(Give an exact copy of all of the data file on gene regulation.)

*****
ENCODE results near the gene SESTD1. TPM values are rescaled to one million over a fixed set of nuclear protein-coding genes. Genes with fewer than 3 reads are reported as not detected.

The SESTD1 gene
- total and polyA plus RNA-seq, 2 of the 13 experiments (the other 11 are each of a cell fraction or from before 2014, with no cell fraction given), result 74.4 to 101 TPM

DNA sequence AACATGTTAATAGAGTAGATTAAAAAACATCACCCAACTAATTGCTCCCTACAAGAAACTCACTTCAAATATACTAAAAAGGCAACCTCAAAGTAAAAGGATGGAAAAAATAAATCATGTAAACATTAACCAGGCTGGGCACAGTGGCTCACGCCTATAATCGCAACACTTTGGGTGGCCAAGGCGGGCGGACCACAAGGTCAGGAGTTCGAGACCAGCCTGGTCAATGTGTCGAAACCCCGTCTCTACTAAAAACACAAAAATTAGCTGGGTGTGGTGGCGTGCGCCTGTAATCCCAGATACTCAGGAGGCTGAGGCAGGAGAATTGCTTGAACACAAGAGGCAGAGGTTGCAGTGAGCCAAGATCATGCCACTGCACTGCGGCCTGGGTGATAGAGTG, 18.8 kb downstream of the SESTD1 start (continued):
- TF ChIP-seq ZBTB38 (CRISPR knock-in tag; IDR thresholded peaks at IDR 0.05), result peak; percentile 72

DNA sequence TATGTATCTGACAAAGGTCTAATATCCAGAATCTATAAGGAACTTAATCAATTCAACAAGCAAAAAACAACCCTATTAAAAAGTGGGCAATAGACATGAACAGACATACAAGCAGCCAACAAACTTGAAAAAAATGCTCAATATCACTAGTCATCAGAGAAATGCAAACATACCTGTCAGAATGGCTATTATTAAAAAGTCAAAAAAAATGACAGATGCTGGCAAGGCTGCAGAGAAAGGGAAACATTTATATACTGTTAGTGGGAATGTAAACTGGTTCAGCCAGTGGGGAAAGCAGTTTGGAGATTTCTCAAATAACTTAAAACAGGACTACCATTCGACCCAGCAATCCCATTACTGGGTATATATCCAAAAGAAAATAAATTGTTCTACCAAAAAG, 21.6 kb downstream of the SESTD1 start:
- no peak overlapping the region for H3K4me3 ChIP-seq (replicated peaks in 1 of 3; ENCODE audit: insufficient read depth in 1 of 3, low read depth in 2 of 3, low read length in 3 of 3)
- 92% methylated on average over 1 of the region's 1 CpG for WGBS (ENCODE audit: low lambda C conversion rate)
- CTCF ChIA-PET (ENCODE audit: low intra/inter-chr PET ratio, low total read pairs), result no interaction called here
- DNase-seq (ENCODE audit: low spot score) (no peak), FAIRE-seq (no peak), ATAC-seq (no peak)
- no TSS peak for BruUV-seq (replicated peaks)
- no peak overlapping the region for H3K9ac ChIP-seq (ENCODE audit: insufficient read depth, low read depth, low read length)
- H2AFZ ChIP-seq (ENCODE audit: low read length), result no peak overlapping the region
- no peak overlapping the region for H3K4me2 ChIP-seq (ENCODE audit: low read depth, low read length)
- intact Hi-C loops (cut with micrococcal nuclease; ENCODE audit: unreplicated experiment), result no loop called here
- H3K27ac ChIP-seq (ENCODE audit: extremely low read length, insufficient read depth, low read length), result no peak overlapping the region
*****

ENCODE results near the gene SESTD1. TPM values are rescaled to one million over a fixed set of nuclear protein-coding genes. Genes with fewer than 3 reads are reported as not detected.

The SESTD1 gene
- total and polyA plus RNA-seq, 2 of the 13 experiments (the other 11 are each of a cell fraction or from before 2014, with no cell fraction given), result 74.4 to 101 TPM

DNA sequence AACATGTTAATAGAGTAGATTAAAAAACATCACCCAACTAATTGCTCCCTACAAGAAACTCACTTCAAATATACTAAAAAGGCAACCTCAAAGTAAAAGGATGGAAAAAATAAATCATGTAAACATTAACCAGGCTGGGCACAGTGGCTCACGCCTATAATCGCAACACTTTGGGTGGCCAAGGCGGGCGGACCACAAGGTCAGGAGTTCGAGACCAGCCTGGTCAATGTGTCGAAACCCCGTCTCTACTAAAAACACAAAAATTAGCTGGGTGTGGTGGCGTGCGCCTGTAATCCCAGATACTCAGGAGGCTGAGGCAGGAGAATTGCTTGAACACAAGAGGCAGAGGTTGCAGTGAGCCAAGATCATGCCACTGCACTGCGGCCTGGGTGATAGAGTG, 18.8 kb downstream of the SESTD1 start (continued):
- TF ChIP-seq ZBTB38 (CRISPR knock-in tag; IDR thresholded peaks at IDR 0.05), result peak; percentile 72

DNA sequence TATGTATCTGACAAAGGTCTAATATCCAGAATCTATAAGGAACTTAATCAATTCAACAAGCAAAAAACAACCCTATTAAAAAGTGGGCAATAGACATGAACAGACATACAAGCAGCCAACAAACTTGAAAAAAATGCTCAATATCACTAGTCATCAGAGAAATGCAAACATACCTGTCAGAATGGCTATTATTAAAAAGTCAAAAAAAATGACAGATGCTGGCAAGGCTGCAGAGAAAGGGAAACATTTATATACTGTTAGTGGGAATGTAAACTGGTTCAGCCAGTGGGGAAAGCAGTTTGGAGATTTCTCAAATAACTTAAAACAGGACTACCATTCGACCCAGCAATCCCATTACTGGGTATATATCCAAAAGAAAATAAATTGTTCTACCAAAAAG, 21.6 kb downstream of the SESTD1 start:
- no peak overlapping the region for H3K4me3 ChIP-seq (replicated peaks in 1 of 3; ENCODE audit: insufficient read depth in 1 of 3, low read depth in 2 of 3, low read length in 3 of 3)
- 92% methylated on average over 1 of the region's 1 CpG for WGBS (ENCODE audit: low lambda C conversion rate)
- CTCF ChIA-PET (ENCODE audit: low intra/inter-chr PET ratio, low total read pairs), result no interaction called here
- DNase-seq (ENCODE audit: low spot score) (no peak), FAIRE-seq (no peak), ATAC-seq (no peak)
- no TSS peak for BruUV-seq (replicated peaks)
- no peak overlapping the region for H3K9ac ChIP-seq (ENCODE audit: insufficient read depth, low read depth, low read length)
- H2AFZ ChIP-seq (ENCODE audit: low read length), result no peak overlapping the region
- no peak overlapping the region for H3K4me2 ChIP-seq (ENCODE audit: low read depth, low read length)
- intact Hi-C loops (cut with micrococcal nuclease; ENCODE audit: unreplicated experiment), result no loop called here
- H3K27ac ChIP-seq (ENCODE audit: extremely low read length, insufficient read depth, low read length), result no peak overlapping the region